Shreyansh: As a child, I would find any sort of blank paper and start drawing. Drawing was something that I thoroughly enjoyed while most kids bunked classes for games, I bunked all games period to sit and draw. It was after 10th boards I was more clear that I definitely didn't want anything to do with science and commerce so I opted for humanities with fine arts as a subject. It was during these years that I was convinced to take up art & design as a career.
Shreyansh: The process of my graduation project will always stand out for me. I very particularly wanted to explore contemporary graphic representation for Devanagari script. Wherever I would look for good typography I would just find foreign references. There were no books to look up Indian Typography and a handful of designers creating such work. The scene is quite different now. Developing that project based in London was a challenge, none of my facilitators knew the language. It taught me a rigorous process to constantly analyse and evaluate the context of my project without being too subjective of my own work.
Some early works from art school and design foundation, 2009 - 2011
I was working on a heritage design project around the concept of food. It was a response to a brief set by RSA, London. For the very first time, I experimented with food photography and had a blast.
The other moment that stood out was when I quit my job after six months from joining (which was part choice and part circumstantial). I was home almost after 12 years of being away and didn't take up any design projects for about 6 months. It taught me a whole lot of new life skills. Being invited as a Select Artist on Kulture Shop was exhilarating. It is the satisfaction of seeing your designs on finished products that counts the most. It definitely gave me a platform to showcase my work. They helped convert artworks from sketchbooks to finished products and must appreciate their efforts to develop a market for Indian Graphic Art.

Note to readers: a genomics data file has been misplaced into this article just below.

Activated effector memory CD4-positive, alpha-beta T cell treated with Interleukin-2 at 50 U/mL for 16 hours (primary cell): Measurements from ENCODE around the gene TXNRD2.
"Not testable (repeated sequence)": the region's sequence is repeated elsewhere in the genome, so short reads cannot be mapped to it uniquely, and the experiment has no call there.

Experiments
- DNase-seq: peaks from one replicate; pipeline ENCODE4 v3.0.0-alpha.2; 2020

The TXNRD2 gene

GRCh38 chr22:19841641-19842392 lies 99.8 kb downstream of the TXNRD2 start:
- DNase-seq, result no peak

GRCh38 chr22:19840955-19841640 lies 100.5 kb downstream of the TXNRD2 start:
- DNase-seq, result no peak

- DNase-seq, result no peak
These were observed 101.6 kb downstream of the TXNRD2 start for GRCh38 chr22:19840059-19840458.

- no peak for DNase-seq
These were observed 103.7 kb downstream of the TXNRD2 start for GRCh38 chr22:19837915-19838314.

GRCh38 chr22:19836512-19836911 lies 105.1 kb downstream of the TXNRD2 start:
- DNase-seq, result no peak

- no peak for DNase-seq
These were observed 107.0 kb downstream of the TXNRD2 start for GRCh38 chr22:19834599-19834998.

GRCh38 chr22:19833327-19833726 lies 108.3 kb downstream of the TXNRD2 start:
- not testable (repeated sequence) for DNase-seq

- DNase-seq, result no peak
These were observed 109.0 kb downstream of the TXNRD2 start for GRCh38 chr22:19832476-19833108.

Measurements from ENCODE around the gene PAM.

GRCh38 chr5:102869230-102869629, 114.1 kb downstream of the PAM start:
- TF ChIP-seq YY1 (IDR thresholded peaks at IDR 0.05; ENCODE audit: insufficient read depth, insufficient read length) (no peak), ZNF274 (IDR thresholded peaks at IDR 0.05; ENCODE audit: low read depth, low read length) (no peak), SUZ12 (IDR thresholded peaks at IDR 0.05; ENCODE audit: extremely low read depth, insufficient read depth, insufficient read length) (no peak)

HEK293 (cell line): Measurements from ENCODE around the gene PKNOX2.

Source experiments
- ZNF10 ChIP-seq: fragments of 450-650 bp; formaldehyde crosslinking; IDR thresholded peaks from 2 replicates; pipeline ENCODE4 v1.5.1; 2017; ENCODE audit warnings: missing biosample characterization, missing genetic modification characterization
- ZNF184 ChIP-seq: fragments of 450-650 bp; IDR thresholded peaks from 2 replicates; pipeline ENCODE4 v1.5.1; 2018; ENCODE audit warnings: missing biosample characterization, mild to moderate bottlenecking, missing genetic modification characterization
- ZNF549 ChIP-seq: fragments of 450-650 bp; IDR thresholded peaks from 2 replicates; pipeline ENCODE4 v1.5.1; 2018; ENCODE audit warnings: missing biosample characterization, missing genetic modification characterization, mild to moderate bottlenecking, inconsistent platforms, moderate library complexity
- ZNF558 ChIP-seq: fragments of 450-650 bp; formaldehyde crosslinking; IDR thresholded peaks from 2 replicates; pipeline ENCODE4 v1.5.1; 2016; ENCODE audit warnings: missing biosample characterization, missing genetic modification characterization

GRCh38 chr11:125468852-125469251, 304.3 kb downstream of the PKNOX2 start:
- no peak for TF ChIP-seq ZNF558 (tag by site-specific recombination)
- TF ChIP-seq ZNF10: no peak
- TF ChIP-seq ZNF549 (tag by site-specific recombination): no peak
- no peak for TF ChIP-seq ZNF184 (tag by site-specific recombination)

Seen Here (L-R): Akshar - Laptop Skin | Bahubhashi - Greeting Cards | Akshar - Womens Tee | Akshar - Mens Tee | Rang Rangeeli - A5 Framed | Maya - Art Print | Bahubashi - Mug | Akshar - Coaster | Bahubashi - Phone Case
Shreyansh: I need to keep my hands involved to be able to enjoy work. My process almost always starts on paper, though it's finished digitally. Even a finished vector often is a result of sketches. There are some amazing tools available to help draw digitally, Wacom has an interesting line up of products.
I want to learn coding and explore the field of generative graphics and moving image. Joshua Davis and the work at Universal Everything, London has been a huge inspiration.
Shreyansh: It's absolutely amazing the number of languages spoken and written in this country. Yet very few find their relevance in modern communication. We use our native language in casual conversation and switch to English for any official purpose. The primary idea was to build an artwork using letters of the major Indian languages. The result was a looping pattern which reflects the diversity of languages spoken in India. Hence the artwork is titled "Bahubhashi" which translates to being fluent in several languages. I worked with Devanagari, Bengali, Gujarati, Urdu, Tamil, Odiya, and Kannada for this artwork.
Seen Above: Bahubhashi A2 Framed Art Print
Shreyansh: Currently I am back home in Kanpur and taking up projects from here. Besides working on commercial design projects I am planning to explore more of illustration around the theme of food. All these years being away from home equipped me with cooking and also exposed me to a whole new variety of food. Cooking for me is a stress buster and drawing always has been, so why not combine the two. Let's see what churns out!
Shreyansh: Yes, why not. It should be a fun project to work on and to explore a style through a series of illustrations. In case the book is on Indian food even better.
View Shreyansh Agarwal's artist page here.